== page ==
Distant Universe Explosion Can Wipe Out Life On Earth

By Jeffrey Rapaport | Updated

kilonova explosion

In the mood for a terrifying prospect? A groundbreaking study revealed a cosmic phenomenon capable of ending life on Earth—and without warning. The culprit: the kilonova explosion, an astronomical event so powerful its aftermath could obliterate planetary life as we know it, were it to occur within a critical distance from Earth.

Kilonova Explosions

kilonova explosion

A recent paper published in the periodical The Astrophysical Journal detailed the startling discovery. Although terrifying, the research nonetheless sheds light on the potential cosmic threats lurking in the vastness of space.

The phenomenon discussed is the explosive aftermath of a collision between two neutron stars within a binary system. It also occurs when a neutron star collides with a black hole. These cataclysmic events eventuate a kilonova explosion, an unleashing of unimaginable amounts of electromagnetic radiation, gamma-ray bursts among them, across the cosmos.

How Close Is Too Close?

kilonova explosion

It’s scary enough for these collisions to occur many galaxies away. However, the study focused on the implications of such an explosion occurring within proximity to Earth-like planets. The study draws from the example of GW170817, a kilonova detected in 2017 some 130 million light-years away. Employing GW170817, researchers embarked on a mission to determine, basically (to use unscientific language), how close is too close

Haille Perkins of the University of Illinois Urbana-Champaign led the team, which utilized advanced computer simulations to determine the minimum safe distance between Earth and a potential kilonova explosion. Spoiler alert: their findings read like a sci-fi disaster movie.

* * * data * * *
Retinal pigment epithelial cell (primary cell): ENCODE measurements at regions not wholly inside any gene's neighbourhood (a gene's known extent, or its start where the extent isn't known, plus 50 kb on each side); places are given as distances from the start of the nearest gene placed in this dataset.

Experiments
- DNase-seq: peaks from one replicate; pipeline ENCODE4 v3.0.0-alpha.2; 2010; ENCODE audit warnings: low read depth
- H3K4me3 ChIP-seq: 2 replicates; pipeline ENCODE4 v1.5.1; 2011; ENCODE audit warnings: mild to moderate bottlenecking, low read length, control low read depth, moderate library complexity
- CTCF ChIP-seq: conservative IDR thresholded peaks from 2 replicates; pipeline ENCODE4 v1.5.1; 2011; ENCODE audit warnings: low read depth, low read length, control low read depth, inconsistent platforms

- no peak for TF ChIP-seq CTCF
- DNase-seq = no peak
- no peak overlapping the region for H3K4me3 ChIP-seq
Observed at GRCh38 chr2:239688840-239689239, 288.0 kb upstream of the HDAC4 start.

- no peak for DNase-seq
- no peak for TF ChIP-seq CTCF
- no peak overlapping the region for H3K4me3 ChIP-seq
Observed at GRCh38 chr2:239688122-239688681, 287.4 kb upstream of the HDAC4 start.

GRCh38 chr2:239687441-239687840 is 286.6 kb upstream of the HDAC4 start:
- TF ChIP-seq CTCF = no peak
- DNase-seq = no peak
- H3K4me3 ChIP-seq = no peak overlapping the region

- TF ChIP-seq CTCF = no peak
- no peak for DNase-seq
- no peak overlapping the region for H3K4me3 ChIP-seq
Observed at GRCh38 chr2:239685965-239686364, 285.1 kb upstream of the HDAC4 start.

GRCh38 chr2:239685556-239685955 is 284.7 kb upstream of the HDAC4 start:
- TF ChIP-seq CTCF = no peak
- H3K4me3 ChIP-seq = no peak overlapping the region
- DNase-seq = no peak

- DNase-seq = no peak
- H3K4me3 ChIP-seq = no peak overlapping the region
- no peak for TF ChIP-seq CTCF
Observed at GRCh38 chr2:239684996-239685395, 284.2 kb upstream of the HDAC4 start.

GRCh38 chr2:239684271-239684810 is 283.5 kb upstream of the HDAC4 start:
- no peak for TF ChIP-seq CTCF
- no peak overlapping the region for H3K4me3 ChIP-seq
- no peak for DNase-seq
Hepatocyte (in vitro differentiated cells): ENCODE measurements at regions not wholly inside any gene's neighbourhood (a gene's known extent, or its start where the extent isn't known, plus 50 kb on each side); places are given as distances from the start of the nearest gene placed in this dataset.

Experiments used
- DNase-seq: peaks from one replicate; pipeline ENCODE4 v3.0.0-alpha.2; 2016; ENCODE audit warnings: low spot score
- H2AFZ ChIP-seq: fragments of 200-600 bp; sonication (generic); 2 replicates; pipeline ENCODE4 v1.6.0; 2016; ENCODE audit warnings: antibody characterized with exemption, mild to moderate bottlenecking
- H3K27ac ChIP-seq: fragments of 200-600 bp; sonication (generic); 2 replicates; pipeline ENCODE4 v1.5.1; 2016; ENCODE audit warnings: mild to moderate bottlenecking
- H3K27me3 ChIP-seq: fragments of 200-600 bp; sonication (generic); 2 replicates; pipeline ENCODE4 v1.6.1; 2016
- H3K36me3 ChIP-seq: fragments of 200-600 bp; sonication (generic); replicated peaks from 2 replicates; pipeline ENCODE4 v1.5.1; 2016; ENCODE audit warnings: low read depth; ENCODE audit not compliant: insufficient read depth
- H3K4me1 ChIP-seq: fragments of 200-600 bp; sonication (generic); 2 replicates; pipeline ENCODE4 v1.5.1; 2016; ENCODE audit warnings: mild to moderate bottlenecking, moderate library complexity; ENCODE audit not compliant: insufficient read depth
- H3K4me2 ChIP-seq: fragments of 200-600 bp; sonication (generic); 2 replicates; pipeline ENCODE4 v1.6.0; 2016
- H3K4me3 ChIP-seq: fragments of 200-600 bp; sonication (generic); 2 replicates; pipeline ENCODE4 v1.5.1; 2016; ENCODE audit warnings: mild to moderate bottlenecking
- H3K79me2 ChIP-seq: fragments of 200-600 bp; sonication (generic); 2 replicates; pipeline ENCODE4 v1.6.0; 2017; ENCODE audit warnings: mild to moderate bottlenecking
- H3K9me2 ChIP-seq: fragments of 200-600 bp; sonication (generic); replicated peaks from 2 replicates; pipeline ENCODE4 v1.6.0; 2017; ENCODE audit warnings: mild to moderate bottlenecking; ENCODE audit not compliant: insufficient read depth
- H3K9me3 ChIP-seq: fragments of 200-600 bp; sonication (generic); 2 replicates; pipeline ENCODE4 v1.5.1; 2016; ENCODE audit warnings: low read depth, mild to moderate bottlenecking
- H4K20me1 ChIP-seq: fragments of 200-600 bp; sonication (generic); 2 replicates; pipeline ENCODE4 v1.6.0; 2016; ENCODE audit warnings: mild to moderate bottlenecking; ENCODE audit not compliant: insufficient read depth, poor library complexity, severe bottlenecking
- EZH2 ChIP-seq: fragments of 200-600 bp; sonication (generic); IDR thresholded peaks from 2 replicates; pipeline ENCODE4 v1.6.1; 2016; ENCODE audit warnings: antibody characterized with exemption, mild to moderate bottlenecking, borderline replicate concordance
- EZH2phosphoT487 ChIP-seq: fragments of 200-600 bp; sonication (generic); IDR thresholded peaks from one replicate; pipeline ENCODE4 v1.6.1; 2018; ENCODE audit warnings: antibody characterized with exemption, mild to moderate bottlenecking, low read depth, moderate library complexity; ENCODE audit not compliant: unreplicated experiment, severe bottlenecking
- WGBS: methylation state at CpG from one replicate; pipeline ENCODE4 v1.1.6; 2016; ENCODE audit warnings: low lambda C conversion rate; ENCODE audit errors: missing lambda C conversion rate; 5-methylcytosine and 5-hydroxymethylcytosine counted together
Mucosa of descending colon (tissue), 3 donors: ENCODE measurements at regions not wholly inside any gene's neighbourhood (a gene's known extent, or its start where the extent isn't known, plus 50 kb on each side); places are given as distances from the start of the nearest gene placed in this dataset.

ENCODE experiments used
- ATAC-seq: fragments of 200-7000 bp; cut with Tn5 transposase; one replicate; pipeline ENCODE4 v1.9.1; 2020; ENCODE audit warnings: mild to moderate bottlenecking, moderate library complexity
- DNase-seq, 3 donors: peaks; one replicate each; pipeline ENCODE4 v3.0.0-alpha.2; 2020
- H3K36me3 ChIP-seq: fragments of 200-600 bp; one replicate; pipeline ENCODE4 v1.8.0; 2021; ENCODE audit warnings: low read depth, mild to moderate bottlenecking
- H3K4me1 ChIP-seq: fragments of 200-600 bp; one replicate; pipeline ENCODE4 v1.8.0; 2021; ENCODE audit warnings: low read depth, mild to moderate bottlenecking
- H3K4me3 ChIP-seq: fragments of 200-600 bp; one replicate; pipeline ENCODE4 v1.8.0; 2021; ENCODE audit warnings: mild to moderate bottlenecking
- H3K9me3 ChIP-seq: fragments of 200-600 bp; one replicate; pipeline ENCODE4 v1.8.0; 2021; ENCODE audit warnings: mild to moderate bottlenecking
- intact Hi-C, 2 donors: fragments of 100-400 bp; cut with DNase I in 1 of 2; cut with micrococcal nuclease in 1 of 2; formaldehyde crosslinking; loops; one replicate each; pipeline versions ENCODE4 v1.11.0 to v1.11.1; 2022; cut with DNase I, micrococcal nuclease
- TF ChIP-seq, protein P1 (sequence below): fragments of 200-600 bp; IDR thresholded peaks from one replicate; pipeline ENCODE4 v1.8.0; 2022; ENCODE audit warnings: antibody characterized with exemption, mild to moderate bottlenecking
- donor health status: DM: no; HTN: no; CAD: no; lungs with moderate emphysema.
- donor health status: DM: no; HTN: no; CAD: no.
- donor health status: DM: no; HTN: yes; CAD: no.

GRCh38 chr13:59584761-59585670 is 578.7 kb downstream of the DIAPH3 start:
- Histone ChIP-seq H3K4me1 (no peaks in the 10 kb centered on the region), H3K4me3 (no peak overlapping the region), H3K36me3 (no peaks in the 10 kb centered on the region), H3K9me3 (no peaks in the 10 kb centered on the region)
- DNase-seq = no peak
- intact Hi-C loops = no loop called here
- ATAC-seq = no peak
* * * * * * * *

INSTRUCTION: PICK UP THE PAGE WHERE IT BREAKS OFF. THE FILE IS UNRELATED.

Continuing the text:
A Number Of Grim Scenarios

At 16 light-years away, the study concluded, a kilonova could engender an X-ray afterglow potent enough to ionize Earth’s atmosphere. 

What about further away?

At distances up to 36 light-years, the ensuing shockwave could generate cosmic rays capable of vaporizing our atmosphere. This would leave the planet barren, frozen, and devoid of oxygen.

We Remain Safe… For Now

super earth

The study highlights the incredible precariousness of our existence in the face of celestial phenomena. Thankfully, though, the immediate threat from kilonova explosions remains low–and no known neutron star pairs seem poised to merge near our planet. 

Regardless, the study functions as a stark reminder: the universe is unpredictable and potentially horrifying. Moreover, it threatens us in ways we’re only beginning to understand. 

For example–and not to keep you up at night–but it’s worth remembering that we know of dozens of stars within the 36-light-year danger zone mentioned above. Their proximity further accentuates the potential risk.

Better To Know Sooner Than Later

kilonova explosion

Regardless of the chilling prospects presented by the research, its insights provide invaluable data into the fascinating (if not scary) dynamics of our cosmic neighborhood. There has, it’s true, been only one confirmed detection of a kilonova explosion so far. However, experts such as Perkins look eagerly forward to more observations, which will supply increased data to refine our understanding of these explosive events. 

On Earth and in the future, such information is crucial for developing and implementing strategies to mitigate the threat and impact of this cosmic phenomenon.

Source: The Astrophysical Journal